Dumb luck is sometimes on my side. My friend Erin is a producer with The Story Collider, a nonprofit group that organizes storytelling performances — creative non-fiction — about how science has changed people’s personal lives. Story Collider is based in New York, so I always thought it was a shame I would never get to see one of their shows.
And then I got assigned to a one-day trip to New York, and what should be happening that very evening but the Story Collider’s third-anniversary show. It was idiot-proof! I blocked out that evening’s calendar and bought a ticket a couple of weeks in advance.
The event was at a theater called The Bell House, which features a generous stage room with a bar to one side — a great place for an indie-rock show. This particular night, it was filled with a couple hundred folding chairs, and the place did fill up. Story Collider has a following strong enough that Erin and Story Collider founder Ben are being invited to take the concept to universities and conferences on the east coast and even in London.
A usual Story Collider event consists of five or six speakers, each delivering a 10- or 15-minute story around a particular theme. This being a birthday bash, there was no theme; Ben and Erin instead went out and got some real heavy hitters — a former child actor, a Macarthur fellow, a couple of prominent psychologists.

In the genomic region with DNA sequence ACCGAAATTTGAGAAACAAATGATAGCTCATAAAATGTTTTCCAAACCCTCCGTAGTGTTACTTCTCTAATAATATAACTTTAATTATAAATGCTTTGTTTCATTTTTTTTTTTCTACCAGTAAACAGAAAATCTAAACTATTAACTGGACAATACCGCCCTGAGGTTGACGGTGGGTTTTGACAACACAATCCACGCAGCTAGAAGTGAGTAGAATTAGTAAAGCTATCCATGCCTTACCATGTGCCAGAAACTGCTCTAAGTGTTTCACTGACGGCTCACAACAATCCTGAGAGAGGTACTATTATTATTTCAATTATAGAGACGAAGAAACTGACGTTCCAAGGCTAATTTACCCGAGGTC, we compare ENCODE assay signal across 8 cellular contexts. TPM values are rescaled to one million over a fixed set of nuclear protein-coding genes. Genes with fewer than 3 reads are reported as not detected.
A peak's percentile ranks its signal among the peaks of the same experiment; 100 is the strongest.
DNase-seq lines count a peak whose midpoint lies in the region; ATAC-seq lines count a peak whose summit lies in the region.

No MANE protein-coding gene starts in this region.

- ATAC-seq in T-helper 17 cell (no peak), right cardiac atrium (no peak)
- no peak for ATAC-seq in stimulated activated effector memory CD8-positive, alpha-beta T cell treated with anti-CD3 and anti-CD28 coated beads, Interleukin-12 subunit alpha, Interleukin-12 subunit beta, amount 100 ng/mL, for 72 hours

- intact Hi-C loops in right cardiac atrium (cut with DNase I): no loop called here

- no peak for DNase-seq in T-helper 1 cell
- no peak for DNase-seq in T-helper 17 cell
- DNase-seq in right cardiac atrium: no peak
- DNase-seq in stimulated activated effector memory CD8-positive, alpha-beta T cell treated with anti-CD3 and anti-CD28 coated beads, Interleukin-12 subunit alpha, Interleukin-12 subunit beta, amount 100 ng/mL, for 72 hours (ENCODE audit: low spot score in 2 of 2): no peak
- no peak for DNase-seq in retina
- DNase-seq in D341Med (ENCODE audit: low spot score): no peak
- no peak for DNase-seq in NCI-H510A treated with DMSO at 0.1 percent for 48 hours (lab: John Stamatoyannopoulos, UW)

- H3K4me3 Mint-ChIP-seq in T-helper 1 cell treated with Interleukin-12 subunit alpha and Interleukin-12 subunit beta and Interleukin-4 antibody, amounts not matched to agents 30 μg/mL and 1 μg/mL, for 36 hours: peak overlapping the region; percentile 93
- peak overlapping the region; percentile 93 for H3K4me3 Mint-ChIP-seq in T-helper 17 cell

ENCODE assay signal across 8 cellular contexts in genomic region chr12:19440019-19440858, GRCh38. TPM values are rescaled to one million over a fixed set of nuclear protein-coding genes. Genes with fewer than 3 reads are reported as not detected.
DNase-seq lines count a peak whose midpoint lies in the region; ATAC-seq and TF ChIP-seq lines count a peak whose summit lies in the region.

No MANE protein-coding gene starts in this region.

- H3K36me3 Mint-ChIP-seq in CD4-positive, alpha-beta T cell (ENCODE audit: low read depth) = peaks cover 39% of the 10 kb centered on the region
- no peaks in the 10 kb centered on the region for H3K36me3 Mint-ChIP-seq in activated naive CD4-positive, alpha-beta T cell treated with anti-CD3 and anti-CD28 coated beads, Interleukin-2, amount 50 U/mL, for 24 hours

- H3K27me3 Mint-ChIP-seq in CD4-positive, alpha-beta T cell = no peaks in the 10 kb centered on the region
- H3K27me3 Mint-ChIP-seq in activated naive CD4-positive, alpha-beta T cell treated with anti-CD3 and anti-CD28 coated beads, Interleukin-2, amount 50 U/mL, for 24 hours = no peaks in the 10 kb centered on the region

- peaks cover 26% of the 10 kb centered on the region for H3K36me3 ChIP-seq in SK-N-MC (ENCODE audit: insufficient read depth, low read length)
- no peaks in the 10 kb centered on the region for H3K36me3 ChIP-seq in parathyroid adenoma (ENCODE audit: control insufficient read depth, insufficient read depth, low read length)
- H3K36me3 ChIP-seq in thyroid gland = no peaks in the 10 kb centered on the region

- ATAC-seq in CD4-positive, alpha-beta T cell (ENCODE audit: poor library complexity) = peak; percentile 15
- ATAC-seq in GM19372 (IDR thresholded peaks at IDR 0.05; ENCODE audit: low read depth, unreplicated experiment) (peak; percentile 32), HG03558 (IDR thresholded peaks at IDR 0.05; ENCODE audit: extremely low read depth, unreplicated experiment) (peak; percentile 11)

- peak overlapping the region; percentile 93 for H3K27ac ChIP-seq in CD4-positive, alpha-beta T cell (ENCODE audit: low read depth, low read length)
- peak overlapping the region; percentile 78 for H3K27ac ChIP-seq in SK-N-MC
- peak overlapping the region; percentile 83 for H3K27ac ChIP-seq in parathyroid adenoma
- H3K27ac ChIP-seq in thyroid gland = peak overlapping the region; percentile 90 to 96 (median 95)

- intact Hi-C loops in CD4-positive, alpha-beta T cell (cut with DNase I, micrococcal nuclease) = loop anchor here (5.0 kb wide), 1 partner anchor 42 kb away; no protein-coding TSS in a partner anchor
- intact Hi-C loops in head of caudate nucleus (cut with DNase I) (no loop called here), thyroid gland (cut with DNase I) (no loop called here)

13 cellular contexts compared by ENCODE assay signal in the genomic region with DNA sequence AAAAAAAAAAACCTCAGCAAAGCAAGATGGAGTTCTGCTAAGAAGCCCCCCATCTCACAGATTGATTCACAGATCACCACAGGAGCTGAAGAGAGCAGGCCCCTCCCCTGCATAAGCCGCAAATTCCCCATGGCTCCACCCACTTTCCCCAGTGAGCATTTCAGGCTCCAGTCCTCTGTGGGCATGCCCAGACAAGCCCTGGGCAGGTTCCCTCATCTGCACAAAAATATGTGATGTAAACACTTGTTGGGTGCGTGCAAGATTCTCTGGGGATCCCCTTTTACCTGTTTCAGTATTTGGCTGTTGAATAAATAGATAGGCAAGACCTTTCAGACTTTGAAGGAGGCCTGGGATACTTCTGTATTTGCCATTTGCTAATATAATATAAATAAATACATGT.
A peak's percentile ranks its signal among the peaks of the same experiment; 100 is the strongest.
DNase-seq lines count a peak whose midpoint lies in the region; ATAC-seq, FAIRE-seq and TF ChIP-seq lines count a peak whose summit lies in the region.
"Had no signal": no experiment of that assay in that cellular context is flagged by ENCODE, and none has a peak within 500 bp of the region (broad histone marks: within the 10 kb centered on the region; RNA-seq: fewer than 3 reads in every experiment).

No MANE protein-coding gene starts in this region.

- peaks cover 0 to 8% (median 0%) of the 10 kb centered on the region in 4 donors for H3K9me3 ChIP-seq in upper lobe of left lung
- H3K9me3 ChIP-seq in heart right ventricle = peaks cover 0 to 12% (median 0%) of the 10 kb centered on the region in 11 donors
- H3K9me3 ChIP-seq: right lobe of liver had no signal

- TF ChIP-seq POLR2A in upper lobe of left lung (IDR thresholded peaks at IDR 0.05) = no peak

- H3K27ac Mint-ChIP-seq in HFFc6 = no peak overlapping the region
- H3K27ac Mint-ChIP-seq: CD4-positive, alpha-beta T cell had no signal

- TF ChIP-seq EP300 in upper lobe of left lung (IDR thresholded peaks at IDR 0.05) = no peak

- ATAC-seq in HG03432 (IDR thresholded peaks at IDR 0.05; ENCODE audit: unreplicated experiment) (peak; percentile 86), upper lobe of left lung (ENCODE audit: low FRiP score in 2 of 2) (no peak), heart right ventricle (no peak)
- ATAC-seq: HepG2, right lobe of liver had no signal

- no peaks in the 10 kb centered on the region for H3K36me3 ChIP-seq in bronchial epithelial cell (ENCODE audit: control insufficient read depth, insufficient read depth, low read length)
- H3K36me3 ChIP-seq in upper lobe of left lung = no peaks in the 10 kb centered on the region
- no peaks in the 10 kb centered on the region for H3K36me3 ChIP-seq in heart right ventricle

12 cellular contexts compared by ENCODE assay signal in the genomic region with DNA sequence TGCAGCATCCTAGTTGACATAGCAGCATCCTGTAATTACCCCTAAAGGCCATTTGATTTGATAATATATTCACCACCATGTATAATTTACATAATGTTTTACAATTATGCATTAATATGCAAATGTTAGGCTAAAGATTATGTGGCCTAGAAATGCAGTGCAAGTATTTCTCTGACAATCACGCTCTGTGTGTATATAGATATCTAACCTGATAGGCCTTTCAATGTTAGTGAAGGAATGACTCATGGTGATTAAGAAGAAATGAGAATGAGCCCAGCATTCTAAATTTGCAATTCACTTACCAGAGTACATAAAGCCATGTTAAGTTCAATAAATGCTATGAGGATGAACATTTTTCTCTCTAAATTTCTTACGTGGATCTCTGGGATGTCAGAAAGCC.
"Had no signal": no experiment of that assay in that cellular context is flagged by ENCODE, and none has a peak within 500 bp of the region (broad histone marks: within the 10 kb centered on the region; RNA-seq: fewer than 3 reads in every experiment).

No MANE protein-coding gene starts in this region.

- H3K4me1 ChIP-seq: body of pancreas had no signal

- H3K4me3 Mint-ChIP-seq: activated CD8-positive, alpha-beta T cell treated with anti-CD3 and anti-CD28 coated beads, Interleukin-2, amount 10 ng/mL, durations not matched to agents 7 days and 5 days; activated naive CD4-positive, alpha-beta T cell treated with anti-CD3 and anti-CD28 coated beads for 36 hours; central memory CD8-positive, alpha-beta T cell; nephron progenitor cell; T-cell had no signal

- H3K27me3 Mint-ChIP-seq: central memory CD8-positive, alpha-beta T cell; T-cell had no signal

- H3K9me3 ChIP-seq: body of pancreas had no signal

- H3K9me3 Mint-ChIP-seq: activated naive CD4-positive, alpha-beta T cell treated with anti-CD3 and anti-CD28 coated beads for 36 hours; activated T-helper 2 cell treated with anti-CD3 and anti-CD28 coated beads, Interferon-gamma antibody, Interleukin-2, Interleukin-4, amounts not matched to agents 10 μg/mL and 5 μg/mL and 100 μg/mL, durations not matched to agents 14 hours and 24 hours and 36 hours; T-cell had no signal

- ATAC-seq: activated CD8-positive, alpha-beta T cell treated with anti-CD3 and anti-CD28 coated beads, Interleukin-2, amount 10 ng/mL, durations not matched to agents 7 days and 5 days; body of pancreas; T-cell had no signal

And they were great. The funny stories were damn funny — John Rennie sticking his arm into liquid nitrogen, on purpose, with effects that weren’t as bad as you’d imagine, but still weren’t good. Others swam into deeper waters. Amy Cuddy finished the show with the story of her own brain injury leading to a career studying the effects of brain trauma — and coping with losing the person she’d been before the accident.
You can hear for yourself: Stories from that evening have begun appearing on the Story Collider podcast, with Mara Wilson and Esther Perel leading it off.
I know Beth Lisick and Arline Klatte organized monthly storytelling shows in San Francisco several years ago, and I would guess someone else in the Bay Area has since picked up the torch. It’s a fine experience, if you happen to stumble upon one. Story Collider travels around, so keep an eye out for them.